Allen Park — T.J. Hockenson was on his way to a potential Pro Bowl season last year, but that was before he went down with a thumb injury and missed the final five games of the campaign.
The 6-foot-5 tight end was catching 72.6% of his targets and was on pace to have over 800 receiving yards, which would’ve been a career-best mark.
Nevertheless, it wasn’t meant to be, and the Lions had to turn to a couple of undrafted tight ends in Shane Zylstra and Brock Wright, out of Minnesota State and Notre Dame, respectively, down the stretch last season.
Hockenson is back and primed to have a big season, but Zylstra and Wright being forced onto the field last season now gives the Lions two experienced pieces of depth behind their star and a potential to give opposing defenses a variety of different looks.
“When you can play with multiple tight ends on the field, it really kind of puts the stress on the defense,” tight ends coach Tanner Engstrand said last month. “Especially if you have guys that can flex into different areas, per se. Maybe where you can get (the opponent) into a nickel defense and we’ve got 12 personnel or two tight ends on the field, maybe we can take advantage of the defense in a certain way that way.
“If they were in say, a base defense, and maybe we have a really good pass-catching tight end such as T.J., (then) we can go ahead and attack a defense that way and just create those matchups that we want when those guys are on the field.”
Zylstra’s time filling in for Hockenson was cut short, though, as he was rolled up on from behind when blocking on a run play against the Atlanta Falcons in Week 16.
He was carted off the field and later diagnosed with a fractured kneecap, which knocked him out for the rest of the season.
In the two games prior to the injury, he played a total of 69 offensive snaps. He was up to 13 against the Falcons before going down.
“I don’t like to watch the clip. It is gross,” Engstrand said, recalling the play where Zylstra got hurt. “He has done a terrific job in his rehab to get himself into a position to be able to be out here and really participate 100% in what we’ve been doing. And again, he just works hard. He’s really trying to prove himself and he’s playing much faster right now than he was last year.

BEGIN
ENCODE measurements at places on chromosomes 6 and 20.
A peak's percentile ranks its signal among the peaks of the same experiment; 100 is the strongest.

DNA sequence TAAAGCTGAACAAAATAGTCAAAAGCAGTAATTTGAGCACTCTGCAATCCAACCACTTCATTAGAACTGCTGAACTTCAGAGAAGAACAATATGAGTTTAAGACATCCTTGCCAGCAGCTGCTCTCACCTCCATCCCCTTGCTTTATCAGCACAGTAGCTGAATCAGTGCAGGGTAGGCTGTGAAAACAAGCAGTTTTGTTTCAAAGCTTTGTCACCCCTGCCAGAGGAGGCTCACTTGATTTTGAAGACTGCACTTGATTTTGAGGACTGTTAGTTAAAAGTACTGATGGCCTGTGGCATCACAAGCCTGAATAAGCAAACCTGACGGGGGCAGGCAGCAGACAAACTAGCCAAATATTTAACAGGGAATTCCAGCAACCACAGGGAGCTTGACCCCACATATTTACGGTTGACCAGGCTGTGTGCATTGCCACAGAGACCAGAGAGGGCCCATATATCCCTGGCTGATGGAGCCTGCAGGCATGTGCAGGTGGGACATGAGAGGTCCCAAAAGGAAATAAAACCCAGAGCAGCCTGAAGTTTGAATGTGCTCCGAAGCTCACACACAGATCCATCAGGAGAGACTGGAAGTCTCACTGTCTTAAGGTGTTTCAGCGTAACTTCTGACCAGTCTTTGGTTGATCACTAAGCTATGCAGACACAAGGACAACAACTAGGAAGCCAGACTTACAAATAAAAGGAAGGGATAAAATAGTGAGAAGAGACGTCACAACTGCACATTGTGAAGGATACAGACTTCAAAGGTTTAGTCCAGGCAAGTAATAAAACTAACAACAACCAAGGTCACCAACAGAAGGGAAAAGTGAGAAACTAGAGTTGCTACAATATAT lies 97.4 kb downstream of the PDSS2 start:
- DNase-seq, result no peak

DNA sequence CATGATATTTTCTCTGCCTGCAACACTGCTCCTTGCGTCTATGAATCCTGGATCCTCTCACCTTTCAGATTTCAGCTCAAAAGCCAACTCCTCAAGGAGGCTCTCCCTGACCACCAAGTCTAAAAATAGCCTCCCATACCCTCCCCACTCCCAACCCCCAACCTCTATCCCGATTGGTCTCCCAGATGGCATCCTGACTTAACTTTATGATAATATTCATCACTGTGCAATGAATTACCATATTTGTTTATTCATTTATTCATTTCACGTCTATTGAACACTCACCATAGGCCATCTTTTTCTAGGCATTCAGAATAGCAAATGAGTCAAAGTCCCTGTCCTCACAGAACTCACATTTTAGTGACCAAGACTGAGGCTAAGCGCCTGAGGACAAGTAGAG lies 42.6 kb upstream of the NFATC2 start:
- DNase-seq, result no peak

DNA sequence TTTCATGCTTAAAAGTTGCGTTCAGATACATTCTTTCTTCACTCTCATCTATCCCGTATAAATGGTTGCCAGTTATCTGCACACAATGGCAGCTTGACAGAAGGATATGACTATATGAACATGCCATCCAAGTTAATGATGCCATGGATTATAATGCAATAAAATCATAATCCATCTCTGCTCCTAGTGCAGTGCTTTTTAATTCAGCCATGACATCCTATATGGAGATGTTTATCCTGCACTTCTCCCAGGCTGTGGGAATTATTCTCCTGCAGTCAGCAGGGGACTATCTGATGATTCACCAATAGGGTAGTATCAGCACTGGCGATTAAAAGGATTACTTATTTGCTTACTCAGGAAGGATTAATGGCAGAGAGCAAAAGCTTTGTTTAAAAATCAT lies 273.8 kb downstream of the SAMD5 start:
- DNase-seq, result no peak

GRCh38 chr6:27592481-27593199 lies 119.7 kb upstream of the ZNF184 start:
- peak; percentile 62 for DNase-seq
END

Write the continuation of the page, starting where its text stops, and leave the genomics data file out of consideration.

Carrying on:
“(He’s) just understanding his role, the jobs and the details of the things that we’re asking him to do. It’s enabling him to, I guess, show his skill set as we’ve seen a little bit in some of these red-zone periods and such. I think that’s something he’s done a really nice job at.”
As for Wright, he bore a bit more responsibility when filling in for Hockenson, even before Zylstra’s injury.
Wright caught more passes in his first NFL season than he did in three years with the Fighting Irish, as he finished with 12 receptions for 117 yards and two touchdowns.
“(Wright) kind of came into OTAs last year (and) nobody really knew much about him and shoot, he starts (some games last season)…and he did a heck of a job,” Engstrand said. “It’s a credit to him, just really of his hard work and really his ability to absorb information and be a coachable kid. He’s just done a phenomenal job for us.”
The Lions also addressed the tight end position in the draft, selecting Virginia Tech’s James Mitchell in the fifth round.
Mitchell played in 22 games during his time with the Hokies, catching 52 passes for 838 yards and seven touchdowns. He averaged 16.1 yards per reception in college and rushed for an additional five touchdowns on just seven attempts.
Mitchell was sidelined for OTAs due to a torn ACL he suffered in 2021, but he is expected to participate in training camp.
“I can’t say enough good things about James so far,” Engstrand said. “He’s done a phenomenal job in what we’ve asked him to do, and really that’s in rehab and in the classroom. He takes it upon himself and he’s doing a really nice job of learning the offense in a couple different areas. Just trying not to fall behind mentally, which can be easy when you’re not getting those physical reps.
“So, he’s doing a really nice job. You go back and watch his tape and shoot, man, the guy just averages a ton of yards per catch in college. He’s shown some of those abilities and he’s shown the ability to block on the perimeter or run in some different zone scheme type of plays and be effective in the run game, too. We’re excited to get him out here in training camp and see what he’s got.”